Statement by Alexandre Barro Chambrier, Executive Director for the Democratic Republic of the Congo

The primary source of hyperinflation has been unbridled monetization of an uncontrolled budgetary deficit. The Central Bank of the Congo (BCC) has lost control of monetary policy, and its role has been reduced to financing the fiscal deficit. The IMF staff agrees with the government that achievement of the major targets requires a strong fiscal adjustment effort, a restrictive monetary policy, and a well-sequenced implementation of structural and sectoral reforms, together with the timely strengthening of administrative capacity with the help of the international community.


The primary source of hyperinflation has been unbridled monetization of an uncontrolled budgetary deficit. The Central Bank of the Congo (BCC) has lost control of monetary policy, and its role has been reduced to financing the fiscal deficit. The IMF staff agrees with the government that achievement of the major targets requires a strong fiscal adjustment effort, a restrictive monetary policy, and a well-sequenced implementation of structural and sectoral reforms, together with the timely strengthening of administrative capacity with the help of the international community.


For more than a decade, the Democratic Republic of the Congo has been facing a very difficult economic and financial situation, owing to the combination of adverse domestic and external factors, including severe economic mismanagement, political turmoil, and war in neighboring countries. These factors greatly contributed to the rundown in the economic and social infrastructure, of which one of the consequences was the accumulation of domestic and external arrears, including vis-á-vis the IMF. The latter ultimately led to the suspension in June 1994, of the DRC’s voting and related rights. The impact of this difficult situation was compounded by the war that started in August 1998, leading to the plundering of the country’s natural resources, as documented by the recent UN report, the occupation of a large portion of its territory by foreign armies, and further destruction of the social and economic fabric.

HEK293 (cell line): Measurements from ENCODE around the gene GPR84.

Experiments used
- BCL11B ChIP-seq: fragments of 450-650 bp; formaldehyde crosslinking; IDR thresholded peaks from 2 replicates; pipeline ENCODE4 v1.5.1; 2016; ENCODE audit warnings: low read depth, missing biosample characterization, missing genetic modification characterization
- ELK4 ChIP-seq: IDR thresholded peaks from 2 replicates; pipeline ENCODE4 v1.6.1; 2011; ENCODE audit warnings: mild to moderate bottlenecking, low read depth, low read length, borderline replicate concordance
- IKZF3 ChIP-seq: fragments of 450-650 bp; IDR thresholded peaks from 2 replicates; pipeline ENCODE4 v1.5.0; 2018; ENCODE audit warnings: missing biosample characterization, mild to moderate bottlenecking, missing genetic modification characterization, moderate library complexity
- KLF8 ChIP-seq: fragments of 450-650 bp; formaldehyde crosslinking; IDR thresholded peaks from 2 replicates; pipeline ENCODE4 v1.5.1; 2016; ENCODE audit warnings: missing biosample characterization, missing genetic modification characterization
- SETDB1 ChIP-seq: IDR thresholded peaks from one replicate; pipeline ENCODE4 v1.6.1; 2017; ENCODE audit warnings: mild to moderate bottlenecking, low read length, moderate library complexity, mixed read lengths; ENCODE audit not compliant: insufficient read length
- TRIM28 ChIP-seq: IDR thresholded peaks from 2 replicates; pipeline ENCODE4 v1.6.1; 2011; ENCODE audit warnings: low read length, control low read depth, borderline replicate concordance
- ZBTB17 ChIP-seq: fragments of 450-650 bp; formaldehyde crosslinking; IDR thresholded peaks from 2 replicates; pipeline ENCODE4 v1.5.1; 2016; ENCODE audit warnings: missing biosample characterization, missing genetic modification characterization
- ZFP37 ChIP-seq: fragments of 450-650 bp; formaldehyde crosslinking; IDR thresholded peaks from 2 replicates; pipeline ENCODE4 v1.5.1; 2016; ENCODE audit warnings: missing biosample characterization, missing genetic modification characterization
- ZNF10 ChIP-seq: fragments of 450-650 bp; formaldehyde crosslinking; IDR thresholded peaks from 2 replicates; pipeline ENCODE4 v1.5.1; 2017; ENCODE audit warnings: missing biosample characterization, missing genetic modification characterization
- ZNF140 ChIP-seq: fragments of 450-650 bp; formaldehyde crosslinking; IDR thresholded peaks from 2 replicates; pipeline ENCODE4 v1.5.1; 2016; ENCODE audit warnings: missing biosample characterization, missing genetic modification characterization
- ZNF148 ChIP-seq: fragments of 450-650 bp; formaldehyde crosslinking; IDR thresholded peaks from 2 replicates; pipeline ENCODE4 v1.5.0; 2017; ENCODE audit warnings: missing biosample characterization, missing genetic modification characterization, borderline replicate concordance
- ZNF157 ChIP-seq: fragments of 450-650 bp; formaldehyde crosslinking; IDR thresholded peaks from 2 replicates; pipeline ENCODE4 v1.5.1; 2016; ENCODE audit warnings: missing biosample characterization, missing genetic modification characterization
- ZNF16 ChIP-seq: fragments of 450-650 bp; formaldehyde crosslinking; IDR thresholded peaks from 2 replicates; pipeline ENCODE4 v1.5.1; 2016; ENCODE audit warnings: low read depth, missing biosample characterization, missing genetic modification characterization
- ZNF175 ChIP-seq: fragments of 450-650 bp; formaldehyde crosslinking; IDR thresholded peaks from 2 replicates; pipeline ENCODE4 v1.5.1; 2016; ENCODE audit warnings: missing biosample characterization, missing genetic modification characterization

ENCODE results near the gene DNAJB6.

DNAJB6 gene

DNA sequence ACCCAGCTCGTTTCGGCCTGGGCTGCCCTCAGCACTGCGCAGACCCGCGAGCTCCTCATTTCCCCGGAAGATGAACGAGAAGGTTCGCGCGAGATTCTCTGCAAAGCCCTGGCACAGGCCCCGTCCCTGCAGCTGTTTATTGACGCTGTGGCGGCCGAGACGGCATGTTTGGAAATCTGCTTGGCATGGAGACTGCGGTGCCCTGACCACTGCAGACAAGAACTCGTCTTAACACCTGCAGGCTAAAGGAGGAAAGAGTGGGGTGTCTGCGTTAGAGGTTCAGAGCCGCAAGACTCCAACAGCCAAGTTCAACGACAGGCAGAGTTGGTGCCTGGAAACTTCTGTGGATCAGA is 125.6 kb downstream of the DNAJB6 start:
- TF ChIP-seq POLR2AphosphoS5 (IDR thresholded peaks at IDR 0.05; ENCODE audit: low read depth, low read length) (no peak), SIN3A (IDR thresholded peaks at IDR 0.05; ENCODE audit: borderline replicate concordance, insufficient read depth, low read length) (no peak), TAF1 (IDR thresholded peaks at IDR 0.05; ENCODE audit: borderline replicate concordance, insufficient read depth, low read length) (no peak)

These developments have imposed tremendous suffering on the population, exacerbating poverty, in a country where it was already widespread and weakening further social indicators. Based on available information, more than three million people died during the war, and many more are left disabled. Sanitary and health conditions also deteriorated, leading to the increased spread of transmissible diseases like malaria, tuberculosis and HIV/AIDS.

The new President who took office in early 2001 has brought a new leadership, and put in place a strong team in charge of economic management. Available information indicate that, in a relatively short period, this team has been able to bring an encouraging reversal in trends on some financial indicators, particularly at the level of inflation and exchange rate. The authorities are determined to find lasting solutions to the country’s woes, to end the war, and to fully normalize relationships with the international financial institutions, including the IMF. On the political front, the authorities are actively working towards the implementation of the Lusaka peace agreement, signed in August 1999, and the beginning of the inter-Congolese dialogue. On the economic front, they have started to take bold actions aim at stabilizing the economic situation, and restoring conditions for the revival of the economic activities. In this context, the staff-monitored program is an important first step, and my Congolese authorities are committed to implementing it in a way that will help them build a track record with the aim of enabling the Democratic Republic of the Congo to access Fund resources under the Poverty Reduction and Growth Facility (PRGF), and later qualify for assistance under the Heavily Indebted Poor Countries (HIPC) initiative, in order to bring its heavy debt burden to sustainable levels, and increase pro-poor outlays.